WASHINGTON (AP) — President Barack Obama disclosed that U. S. intelligence agencies believe Iran continues to be a year or more away from building a nuclear weapon, an assessment that is at odds with Israel, which contends Tehran is on a faster course toward a bomb.
Obama, in an interview with The Associated Press, expressed optimism about the blossoming diplomacy between his administration and Iran's new president, but said the U. S. would not accept a "bad deal" on the Islamic republic's nuclear program.
The president spoke to the AP on Friday.
Obama has launched a diplomatic outreach to Iran, aimed at resolving the dispute over Tehran's nuclear program. Last week, he spoke by phone with President Hassan Rouhani, marking the first direct exchange between U. S. and Iranian leaders in more than 30 years.
"Rouhani has staked his position on the idea that he can improve relations with the rest of the world," Obama said. "And so far he's been saying a lot of the right things. And the question now is, can he follow through?"
But Obama said Rouhani is not Iran's only "decision-maker. He's not even the ultimate decision-maker," a reference to the control wielded by Iran's supreme leader, Ayatollah Ali Khamenei.
Khamenei said Saturday that some aspects of Rouhani's trip to New York last month were "not appropriate," but reiterated his crucial support for the president's policy of outreach to the West.
The comments by Khamenei, summarized on his website, came after hard-liners criticized the 15-minute phone conversation between Rouhani and Obama.
Hard-liners, including commanders in the powerful Revolutionary Guard, have said the president went too far with the phone call in reaching out to the U. S.
But Rouhani's outreach has received broad support from Iranian legislators and it appears popular at a time when Iran is facing crippling economic sanctions due to the nuclear impasse.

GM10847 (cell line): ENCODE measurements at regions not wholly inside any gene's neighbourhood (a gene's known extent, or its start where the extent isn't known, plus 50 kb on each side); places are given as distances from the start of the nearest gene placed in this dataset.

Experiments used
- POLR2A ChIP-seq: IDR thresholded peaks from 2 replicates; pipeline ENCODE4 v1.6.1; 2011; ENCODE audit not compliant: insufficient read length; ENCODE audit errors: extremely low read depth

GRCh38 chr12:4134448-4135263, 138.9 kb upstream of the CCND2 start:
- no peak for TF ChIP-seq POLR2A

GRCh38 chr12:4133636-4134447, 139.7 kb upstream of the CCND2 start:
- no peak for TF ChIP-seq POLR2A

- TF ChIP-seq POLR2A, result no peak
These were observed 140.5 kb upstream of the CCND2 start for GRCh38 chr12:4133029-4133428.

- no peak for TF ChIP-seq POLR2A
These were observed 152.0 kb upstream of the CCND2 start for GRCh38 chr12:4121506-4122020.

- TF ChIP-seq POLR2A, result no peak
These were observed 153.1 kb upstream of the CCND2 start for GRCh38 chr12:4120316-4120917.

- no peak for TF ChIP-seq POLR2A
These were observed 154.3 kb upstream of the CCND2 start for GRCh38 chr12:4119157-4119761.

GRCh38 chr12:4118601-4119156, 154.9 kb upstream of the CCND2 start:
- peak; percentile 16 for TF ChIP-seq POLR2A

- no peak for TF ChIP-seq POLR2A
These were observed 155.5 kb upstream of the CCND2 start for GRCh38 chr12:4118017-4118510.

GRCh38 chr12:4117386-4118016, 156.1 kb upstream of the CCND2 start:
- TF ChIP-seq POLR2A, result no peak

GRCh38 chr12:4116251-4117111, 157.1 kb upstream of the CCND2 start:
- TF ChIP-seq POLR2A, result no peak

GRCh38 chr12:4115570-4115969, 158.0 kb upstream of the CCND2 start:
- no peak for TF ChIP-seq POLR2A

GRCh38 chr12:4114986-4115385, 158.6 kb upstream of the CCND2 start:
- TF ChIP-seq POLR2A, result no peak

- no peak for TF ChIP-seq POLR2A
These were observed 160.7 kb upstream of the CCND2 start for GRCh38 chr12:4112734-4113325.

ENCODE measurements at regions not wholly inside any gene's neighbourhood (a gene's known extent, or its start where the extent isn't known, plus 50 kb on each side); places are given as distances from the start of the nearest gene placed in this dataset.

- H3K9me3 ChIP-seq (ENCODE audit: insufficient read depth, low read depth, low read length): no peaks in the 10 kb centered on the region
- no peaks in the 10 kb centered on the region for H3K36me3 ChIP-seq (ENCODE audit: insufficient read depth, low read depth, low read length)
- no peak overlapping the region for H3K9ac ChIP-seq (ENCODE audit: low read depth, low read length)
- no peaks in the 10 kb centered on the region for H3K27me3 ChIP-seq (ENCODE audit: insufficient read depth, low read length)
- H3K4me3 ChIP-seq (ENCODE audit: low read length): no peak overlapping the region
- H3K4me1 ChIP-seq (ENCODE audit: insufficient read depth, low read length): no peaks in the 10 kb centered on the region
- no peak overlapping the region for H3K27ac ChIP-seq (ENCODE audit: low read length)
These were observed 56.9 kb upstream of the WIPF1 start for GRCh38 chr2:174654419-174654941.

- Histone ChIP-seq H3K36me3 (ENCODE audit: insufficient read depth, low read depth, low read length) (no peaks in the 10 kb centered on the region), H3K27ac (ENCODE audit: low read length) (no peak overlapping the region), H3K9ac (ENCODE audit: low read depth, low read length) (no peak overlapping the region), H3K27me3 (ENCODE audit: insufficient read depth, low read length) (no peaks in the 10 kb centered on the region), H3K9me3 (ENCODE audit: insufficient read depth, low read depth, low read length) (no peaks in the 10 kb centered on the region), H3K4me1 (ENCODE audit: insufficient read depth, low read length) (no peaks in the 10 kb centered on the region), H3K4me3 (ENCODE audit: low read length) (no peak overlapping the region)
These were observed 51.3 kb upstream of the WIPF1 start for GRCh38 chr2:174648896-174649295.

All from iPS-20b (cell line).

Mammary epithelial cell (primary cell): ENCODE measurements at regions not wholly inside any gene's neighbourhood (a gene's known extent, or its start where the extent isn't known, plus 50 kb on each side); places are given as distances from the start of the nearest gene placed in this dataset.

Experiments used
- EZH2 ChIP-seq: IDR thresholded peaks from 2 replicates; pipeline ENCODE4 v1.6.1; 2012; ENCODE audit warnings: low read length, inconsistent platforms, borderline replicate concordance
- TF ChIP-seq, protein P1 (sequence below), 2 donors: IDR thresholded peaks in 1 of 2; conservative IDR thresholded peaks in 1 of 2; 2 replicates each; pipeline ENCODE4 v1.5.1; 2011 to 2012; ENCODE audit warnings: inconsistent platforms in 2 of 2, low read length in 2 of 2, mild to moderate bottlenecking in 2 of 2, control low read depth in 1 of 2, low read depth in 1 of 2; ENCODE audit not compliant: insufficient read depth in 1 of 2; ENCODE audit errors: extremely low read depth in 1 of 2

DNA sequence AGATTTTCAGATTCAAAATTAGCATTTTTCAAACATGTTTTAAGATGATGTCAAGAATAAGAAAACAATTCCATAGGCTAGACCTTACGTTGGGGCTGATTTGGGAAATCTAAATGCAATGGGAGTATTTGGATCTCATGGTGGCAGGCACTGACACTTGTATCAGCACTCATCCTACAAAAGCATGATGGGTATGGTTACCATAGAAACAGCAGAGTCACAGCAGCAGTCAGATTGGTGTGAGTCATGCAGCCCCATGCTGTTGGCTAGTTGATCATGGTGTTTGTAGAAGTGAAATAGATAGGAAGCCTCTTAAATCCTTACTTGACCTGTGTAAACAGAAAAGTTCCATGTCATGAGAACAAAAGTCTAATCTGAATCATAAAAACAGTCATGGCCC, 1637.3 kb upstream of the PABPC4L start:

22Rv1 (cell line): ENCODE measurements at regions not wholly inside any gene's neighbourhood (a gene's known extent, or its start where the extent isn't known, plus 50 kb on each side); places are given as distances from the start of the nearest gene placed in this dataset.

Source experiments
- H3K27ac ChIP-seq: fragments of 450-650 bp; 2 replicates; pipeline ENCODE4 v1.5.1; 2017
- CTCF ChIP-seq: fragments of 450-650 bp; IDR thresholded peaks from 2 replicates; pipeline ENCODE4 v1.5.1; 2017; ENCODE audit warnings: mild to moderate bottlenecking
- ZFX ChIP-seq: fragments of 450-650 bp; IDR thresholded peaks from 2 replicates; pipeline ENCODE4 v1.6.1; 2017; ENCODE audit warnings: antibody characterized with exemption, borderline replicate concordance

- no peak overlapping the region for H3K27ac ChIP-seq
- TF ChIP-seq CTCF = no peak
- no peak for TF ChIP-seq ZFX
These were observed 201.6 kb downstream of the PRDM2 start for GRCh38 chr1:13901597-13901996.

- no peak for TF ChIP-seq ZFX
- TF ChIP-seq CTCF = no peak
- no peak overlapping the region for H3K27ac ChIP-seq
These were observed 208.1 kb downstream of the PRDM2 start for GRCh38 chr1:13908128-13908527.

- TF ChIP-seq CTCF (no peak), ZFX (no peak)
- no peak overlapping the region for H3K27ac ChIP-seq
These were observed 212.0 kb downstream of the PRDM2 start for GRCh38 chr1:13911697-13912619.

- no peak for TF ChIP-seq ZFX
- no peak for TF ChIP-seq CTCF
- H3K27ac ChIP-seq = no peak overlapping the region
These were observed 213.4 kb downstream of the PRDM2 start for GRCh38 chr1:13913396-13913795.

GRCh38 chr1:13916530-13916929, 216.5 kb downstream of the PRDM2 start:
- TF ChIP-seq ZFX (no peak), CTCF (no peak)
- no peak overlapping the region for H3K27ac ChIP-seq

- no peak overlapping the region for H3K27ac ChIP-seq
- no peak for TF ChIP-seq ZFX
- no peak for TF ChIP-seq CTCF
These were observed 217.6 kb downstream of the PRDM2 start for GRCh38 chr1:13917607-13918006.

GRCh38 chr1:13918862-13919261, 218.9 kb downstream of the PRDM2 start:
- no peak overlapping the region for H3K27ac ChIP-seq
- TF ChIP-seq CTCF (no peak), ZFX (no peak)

Khamenei also said the U. S. was "untrustworthy." He has previously said he's not opposed to direct talks with the U. S. to resolve Iran's nuclear standoff with the West but is not optimistic.
"We are skeptical of Americans and have no trust in them at all. The American government is untrustworthy, arrogant, illogical and a promise-breaker. It's a government captured by the international Zionism network," said Khamenei, who has final say on all matters of state.
Given Khamenei's broad influence, some countries, most notably Israel, have questioned whether Rouhani actually represents real change in Iran or just new packaging of old policies.
Obama also put distance between U. S. and Israeli assessments of when Iran might have the capacity to build a nuclear weapon. Israeli officials have said Iran is just months away from being able to build a bomb, while Obama said Tehran was a year or more away.
But Obama said, "Our assessment continues to be a year or more away. And in fact, actually, our estimate is probably more conservative than the estimates of Israeli intelligence services."
The president used the same timetable in March, before traveling to Israel. The U. S. and Israel contend that Iran's nuclear program is aimed at building a bomb, while Tehran says it is enriching uranium for peaceful purposes.
On the 12-year war in Afghanistan, Obama said he would consider keeping some American forces on the ground after the conflict formally ends next year, but acknowledged that doing so would require an agreement from the Afghan government. He suggested that if no agreement can be reached, he would be comfortable with a full pullout of U. S. troops.
"If in fact we can get an agreement that makes sure that U. S. troops are protected, makes sure that we can operate in a way that is good for our national security, then I'll certainly consider that," he said. "If we can't, we will continue to make sure that all the gains we've made in going after al-Qaida we accomplish, even if we don't have any U. S. military on Afghan soil."
All U. S. forces left Iraq at the end of 2011 after no deal could be reached to keep some there longer.